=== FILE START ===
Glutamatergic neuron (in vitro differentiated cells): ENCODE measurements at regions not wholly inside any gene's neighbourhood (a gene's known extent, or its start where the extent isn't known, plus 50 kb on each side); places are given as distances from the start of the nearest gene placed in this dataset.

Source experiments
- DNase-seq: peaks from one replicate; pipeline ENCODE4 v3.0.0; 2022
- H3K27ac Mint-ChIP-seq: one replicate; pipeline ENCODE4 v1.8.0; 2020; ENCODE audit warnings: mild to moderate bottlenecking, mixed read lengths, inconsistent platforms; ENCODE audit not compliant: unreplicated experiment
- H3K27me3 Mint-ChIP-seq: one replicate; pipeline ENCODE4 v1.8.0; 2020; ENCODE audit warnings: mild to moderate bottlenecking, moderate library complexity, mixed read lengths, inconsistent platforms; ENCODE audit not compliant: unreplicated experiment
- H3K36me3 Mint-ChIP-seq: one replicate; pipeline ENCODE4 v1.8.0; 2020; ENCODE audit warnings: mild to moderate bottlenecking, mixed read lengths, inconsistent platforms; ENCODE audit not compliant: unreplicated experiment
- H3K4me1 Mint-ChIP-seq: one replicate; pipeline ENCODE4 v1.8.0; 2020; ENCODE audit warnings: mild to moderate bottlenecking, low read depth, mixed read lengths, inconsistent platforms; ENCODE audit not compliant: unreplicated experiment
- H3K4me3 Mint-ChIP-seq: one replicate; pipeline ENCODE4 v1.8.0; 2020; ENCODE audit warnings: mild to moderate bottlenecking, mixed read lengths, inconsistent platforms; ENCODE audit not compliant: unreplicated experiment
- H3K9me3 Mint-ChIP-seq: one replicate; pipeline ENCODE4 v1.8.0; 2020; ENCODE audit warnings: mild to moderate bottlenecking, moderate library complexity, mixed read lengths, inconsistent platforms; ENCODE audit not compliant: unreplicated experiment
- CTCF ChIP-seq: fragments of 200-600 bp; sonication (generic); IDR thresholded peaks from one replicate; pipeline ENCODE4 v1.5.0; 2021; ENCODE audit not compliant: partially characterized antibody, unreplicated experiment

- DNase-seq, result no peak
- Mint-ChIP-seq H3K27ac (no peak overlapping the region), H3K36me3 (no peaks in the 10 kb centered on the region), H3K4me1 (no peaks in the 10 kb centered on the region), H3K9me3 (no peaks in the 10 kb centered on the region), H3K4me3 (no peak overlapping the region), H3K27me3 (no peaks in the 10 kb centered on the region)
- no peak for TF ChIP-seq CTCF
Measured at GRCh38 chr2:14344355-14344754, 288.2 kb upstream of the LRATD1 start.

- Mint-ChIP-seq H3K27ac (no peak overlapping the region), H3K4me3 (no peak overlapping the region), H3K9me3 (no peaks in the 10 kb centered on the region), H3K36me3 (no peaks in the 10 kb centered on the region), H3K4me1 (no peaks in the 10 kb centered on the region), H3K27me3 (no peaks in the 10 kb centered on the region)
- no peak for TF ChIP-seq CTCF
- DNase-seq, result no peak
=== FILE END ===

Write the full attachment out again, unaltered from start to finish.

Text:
Glutamatergic neuron (in vitro differentiated cells): ENCODE measurements at regions not wholly inside any gene's neighbourhood (a gene's known extent, or its start where the extent isn't known, plus 50 kb on each side); places are given as distances from the start of the nearest gene placed in this dataset.

Source experiments
- DNase-seq: peaks from one replicate; pipeline ENCODE4 v3.0.0; 2022
- H3K27ac Mint-ChIP-seq: one replicate; pipeline ENCODE4 v1.8.0; 2020; ENCODE audit warnings: mild to moderate bottlenecking, mixed read lengths, inconsistent platforms; ENCODE audit not compliant: unreplicated experiment
- H3K27me3 Mint-ChIP-seq: one replicate; pipeline ENCODE4 v1.8.0; 2020; ENCODE audit warnings: mild to moderate bottlenecking, moderate library complexity, mixed read lengths, inconsistent platforms; ENCODE audit not compliant: unreplicated experiment
- H3K36me3 Mint-ChIP-seq: one replicate; pipeline ENCODE4 v1.8.0; 2020; ENCODE audit warnings: mild to moderate bottlenecking, mixed read lengths, inconsistent platforms; ENCODE audit not compliant: unreplicated experiment
- H3K4me1 Mint-ChIP-seq: one replicate; pipeline ENCODE4 v1.8.0; 2020; ENCODE audit warnings: mild to moderate bottlenecking, low read depth, mixed read lengths, inconsistent platforms; ENCODE audit not compliant: unreplicated experiment
- H3K4me3 Mint-ChIP-seq: one replicate; pipeline ENCODE4 v1.8.0; 2020; ENCODE audit warnings: mild to moderate bottlenecking, mixed read lengths, inconsistent platforms; ENCODE audit not compliant: unreplicated experiment
- H3K9me3 Mint-ChIP-seq: one replicate; pipeline ENCODE4 v1.8.0; 2020; ENCODE audit warnings: mild to moderate bottlenecking, moderate library complexity, mixed read lengths, inconsistent platforms; ENCODE audit not compliant: unreplicated experiment
- CTCF ChIP-seq: fragments of 200-600 bp; sonication (generic); IDR thresholded peaks from one replicate; pipeline ENCODE4 v1.5.0; 2021; ENCODE audit not compliant: partially characterized antibody, unreplicated experiment

- DNase-seq, result no peak
- Mint-ChIP-seq H3K27ac (no peak overlapping the region), H3K36me3 (no peaks in the 10 kb centered on the region), H3K4me1 (no peaks in the 10 kb centered on the region), H3K9me3 (no peaks in the 10 kb centered on the region), H3K4me3 (no peak overlapping the region), H3K27me3 (no peaks in the 10 kb centered on the region)
- no peak for TF ChIP-seq CTCF
Measured at GRCh38 chr2:14344355-14344754, 288.2 kb upstream of the LRATD1 start.

- Mint-ChIP-seq H3K27ac (no peak overlapping the region), H3K4me3 (no peak overlapping the region), H3K9me3 (no peaks in the 10 kb centered on the region), H3K36me3 (no peaks in the 10 kb centered on the region), H3K4me1 (no peaks in the 10 kb centered on the region), H3K27me3 (no peaks in the 10 kb centered on the region)
- no peak for TF ChIP-seq CTCF
- DNase-seq, result no peak